The 19%



According to reliable data from the National Institute for Mental Health, 19% of American adults suffer from an anxiety disorder at any one moment. Further, their studies reveal that over 30% of all American adults will experience an anxiety disorder at some point in their lives (see for more information).

Count me as one of the 19%. I am in good company by the inclusion of this psalm in our Bibles (see also Psalm 77). Anxiety attacks have paralyzed me at times. Anxiety rules my life at times. When anxiety runs rampant it is difficult to think or act positively. Self-destructive behavior often results. Most anxiety sufferers don’t contemplate suicide, but from personal experience, I can state that anxiety often causes behaviors that almost certainly guarantee failure in the daily routines of life and in one’s ability to maintain healthy relationships with others.

The psalmist is desperate. Death seems only a breath away (vs 3). Defeat seems guaranteed (vs 4). Is there any hope? Can anxiety be overcome?

The writer expresses an ongoing trust in the faithfulness of the covenant God who has acted decisively in Israel’s past. Even in the depths of despair, the psalmist affirms their commitment to the assurance of deliverance. Instead of wallowing in self-pity the psalmist ‘sings’ to the LORD who has proven Himself by completing what He has begun.

I may never be totally free of anxiety. I may once again be stricken by an anxiety attack. God never fails. God always finishes what He begins. I will trust in God’s covenant loyalty.


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Every news cycle (i.e. about 24 hours) brings another illustration of how that which is worthless is celebrated by humans. (Since it’s not college football season yet I can assure you that football wins by the college team of your choice is important and significant in some historical way.) Sports teams win and news coverage is extensive. Financial markets change and the news cycle thrives.  Politicians make brilliant or not-so-brilliant statements, and the news cycle parses every word. Just this afternoon I received a news bulletin regarding an earthquake in the San Francisco, CA area. Shortly after that news another story regarding action the US House of Representatives took on prominence. I wonder what the next hour might bring?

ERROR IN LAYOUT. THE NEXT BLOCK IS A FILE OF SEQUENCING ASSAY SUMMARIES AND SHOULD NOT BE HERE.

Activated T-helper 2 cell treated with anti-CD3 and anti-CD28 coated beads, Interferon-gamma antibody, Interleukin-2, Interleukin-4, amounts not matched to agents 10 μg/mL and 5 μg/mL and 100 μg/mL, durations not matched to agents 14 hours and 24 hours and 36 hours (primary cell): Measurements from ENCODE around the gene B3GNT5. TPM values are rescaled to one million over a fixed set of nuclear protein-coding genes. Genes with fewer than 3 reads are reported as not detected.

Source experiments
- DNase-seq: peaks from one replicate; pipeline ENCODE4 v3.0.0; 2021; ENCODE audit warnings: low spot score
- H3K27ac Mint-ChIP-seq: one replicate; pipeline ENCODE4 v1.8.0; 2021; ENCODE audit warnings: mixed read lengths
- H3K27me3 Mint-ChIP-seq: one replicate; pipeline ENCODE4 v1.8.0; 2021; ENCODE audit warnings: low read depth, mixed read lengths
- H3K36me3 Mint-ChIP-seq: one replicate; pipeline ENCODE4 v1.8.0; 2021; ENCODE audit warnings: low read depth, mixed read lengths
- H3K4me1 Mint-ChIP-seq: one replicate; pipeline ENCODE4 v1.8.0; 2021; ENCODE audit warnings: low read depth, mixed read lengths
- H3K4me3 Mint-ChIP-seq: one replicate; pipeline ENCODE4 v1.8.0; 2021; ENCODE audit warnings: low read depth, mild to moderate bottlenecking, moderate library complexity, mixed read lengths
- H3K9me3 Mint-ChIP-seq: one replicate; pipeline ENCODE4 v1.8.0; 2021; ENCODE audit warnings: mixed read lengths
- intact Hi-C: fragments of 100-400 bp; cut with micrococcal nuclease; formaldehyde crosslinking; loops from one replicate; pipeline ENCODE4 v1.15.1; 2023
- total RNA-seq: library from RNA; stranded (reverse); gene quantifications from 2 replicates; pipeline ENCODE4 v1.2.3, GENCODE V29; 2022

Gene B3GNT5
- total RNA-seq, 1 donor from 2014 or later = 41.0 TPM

Reading one day’s worth of news stories often reinforces the Psalmist’s plea in Psalm 12:1: “Help, Lord, for no faithful one remains; the loyal have disappeared from the human race.” The daily news by its very definition seeks to be sensational, provocative, and eye-catching. Loyalty, faithfulness are typically not eye-catching or provocative terms.

The psalmist responded by praying – “Help!” Too often our response to the rapidly changing news cycle is to complain, to criticize, to communicate our response. But prayer? Seriously?

Praying as a response reminds us that as self-important as we think we are, this world does not belong to us. In prayer, we acknowledge that what matters most is not what we think or say. In prayer, we are reminded that God’s Words are the only words that matter. His promise, expressed in His written word, is our best response to the celebration of worthlessness, that which is morally filthy.

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Psalm 11

More than once traveling between Roseburg and Winston I have felt the urge to just keep driving north or south and escaping the drudgery, the defeats, and the disturbances waiting for me. Prior to Absalom’s direct threat to his father David’s rule, there was a growing tension among the people of Israel. David’s friends urged him to flee before Absalom and his growing number of supporters confronted him. More than once David may have woken and wondered – why am I not simply running away?

David’s answer is expressed in the first exclamation: “I have taken refuge in the Lord. How can you say to me, “Escape to the mountain like a bird!” (Psalm 11:1, HCSB). To take refuge is the opposite of running. Taking refuge ‘in the Lord’ is not avoiding responsibility. Rather to ‘take refuge’ is to stand strong and accept responsibility.

None of us are immune from forces that aggressively seek to undermine our faith and hinder us from our God-given assignment. Enemies abound – often those of our own making! We ‘take refuge’ by remembering that though circumstances are challenging, God is still sovereign. ‘Taking refuge’ is standing firm knowing that success or failure is determined by God’s character of righteousness.

Escape is not the solution, as attractive as it sounds. No, the solution is deepening our trust. As a matter of fact, as David’s life demonstrates, it is through the drudgery, the defeats, and the disturbances that we discover God’s character.

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Psalm 10


Distant. Apart. A ways off. Detached. Withdrawn. Remote. How many times have I asked God, “why do You stand so far away?” Why do You hide in times of trouble?” Perhaps it’s just the way I’m wired, maybe it’s the habits of mind I’ve acquired. The Psalmist asks the question and yet in the same prayer, the writer acknowledges, “But You Yourself have seen trouble and grief, observing it in order to take the matter into Your hands. The helpless entrusts himself to You; You are a helper of the fatherless.” (Psalm 10:14, HCSB).